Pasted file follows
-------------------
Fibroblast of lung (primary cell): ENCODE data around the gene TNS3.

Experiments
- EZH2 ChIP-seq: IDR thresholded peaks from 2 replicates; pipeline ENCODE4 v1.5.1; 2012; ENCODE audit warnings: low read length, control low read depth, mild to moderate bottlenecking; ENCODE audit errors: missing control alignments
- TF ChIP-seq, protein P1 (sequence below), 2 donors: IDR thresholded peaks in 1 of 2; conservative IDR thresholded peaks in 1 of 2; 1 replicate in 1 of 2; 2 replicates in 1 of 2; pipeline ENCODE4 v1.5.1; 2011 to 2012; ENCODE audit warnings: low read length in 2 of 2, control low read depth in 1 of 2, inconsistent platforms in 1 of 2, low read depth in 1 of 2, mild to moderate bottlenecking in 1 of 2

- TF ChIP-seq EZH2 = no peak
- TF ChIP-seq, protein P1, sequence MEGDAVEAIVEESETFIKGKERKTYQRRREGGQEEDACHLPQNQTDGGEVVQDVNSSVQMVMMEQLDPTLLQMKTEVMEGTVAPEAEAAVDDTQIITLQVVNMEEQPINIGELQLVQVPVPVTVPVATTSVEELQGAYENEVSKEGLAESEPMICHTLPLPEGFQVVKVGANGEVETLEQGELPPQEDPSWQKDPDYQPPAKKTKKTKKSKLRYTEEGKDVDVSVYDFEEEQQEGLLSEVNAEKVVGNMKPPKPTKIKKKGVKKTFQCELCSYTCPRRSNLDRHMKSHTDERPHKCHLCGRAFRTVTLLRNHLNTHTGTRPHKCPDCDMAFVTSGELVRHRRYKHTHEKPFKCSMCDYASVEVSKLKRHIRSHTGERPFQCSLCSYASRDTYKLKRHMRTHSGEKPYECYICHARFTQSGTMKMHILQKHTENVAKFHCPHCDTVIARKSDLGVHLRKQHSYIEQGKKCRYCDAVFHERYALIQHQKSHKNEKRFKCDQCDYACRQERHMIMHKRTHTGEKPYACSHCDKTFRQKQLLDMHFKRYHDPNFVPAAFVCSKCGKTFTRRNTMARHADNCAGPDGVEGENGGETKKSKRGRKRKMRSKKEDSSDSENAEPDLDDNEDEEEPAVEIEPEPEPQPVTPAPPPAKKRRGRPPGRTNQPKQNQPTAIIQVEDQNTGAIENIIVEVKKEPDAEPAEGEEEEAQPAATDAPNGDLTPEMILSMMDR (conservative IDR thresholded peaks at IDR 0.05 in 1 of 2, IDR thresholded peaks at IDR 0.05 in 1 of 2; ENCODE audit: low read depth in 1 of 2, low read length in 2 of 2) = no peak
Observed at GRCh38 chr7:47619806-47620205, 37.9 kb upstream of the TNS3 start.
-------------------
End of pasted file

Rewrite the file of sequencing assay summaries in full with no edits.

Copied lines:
Fibroblast of lung (primary cell): ENCODE data around the gene TNS3.

Experiments
- EZH2 ChIP-seq: IDR thresholded peaks from 2 replicates; pipeline ENCODE4 v1.5.1; 2012; ENCODE audit warnings: low read length, control low read depth, mild to moderate bottlenecking; ENCODE audit errors: missing control alignments
- TF ChIP-seq, protein P1 (sequence below), 2 donors: IDR thresholded peaks in 1 of 2; conservative IDR thresholded peaks in 1 of 2; 1 replicate in 1 of 2; 2 replicates in 1 of 2; pipeline ENCODE4 v1.5.1; 2011 to 2012; ENCODE audit warnings: low read length in 2 of 2, control low read depth in 1 of 2, inconsistent platforms in 1 of 2, low read depth in 1 of 2, mild to moderate bottlenecking in 1 of 2

- TF ChIP-seq EZH2 = no peak
- TF ChIP-seq, protein P1, sequence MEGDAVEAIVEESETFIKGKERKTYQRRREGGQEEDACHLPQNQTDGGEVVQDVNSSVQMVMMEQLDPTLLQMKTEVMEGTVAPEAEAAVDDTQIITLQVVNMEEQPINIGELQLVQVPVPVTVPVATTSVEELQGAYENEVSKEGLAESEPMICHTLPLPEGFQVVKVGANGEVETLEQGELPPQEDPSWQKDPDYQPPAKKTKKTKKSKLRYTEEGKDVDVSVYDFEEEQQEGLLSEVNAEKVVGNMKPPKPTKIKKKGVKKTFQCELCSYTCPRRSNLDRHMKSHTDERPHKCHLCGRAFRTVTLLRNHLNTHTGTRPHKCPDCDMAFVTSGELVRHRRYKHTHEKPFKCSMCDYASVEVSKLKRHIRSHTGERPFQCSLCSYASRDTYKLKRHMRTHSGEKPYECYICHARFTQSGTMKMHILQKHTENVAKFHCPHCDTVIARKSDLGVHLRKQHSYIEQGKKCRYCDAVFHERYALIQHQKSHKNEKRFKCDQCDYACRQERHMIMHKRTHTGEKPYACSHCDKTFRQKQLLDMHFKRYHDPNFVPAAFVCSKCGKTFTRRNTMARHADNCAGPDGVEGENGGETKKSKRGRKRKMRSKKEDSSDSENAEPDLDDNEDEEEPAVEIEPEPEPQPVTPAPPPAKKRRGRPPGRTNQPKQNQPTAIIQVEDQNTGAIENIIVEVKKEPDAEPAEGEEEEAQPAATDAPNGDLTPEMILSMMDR (conservative IDR thresholded peaks at IDR 0.05 in 1 of 2, IDR thresholded peaks at IDR 0.05 in 1 of 2; ENCODE audit: low read depth in 1 of 2, low read length in 2 of 2) = no peak
Observed at GRCh38 chr7:47619806-47620205, 37.9 kb upstream of the TNS3 start.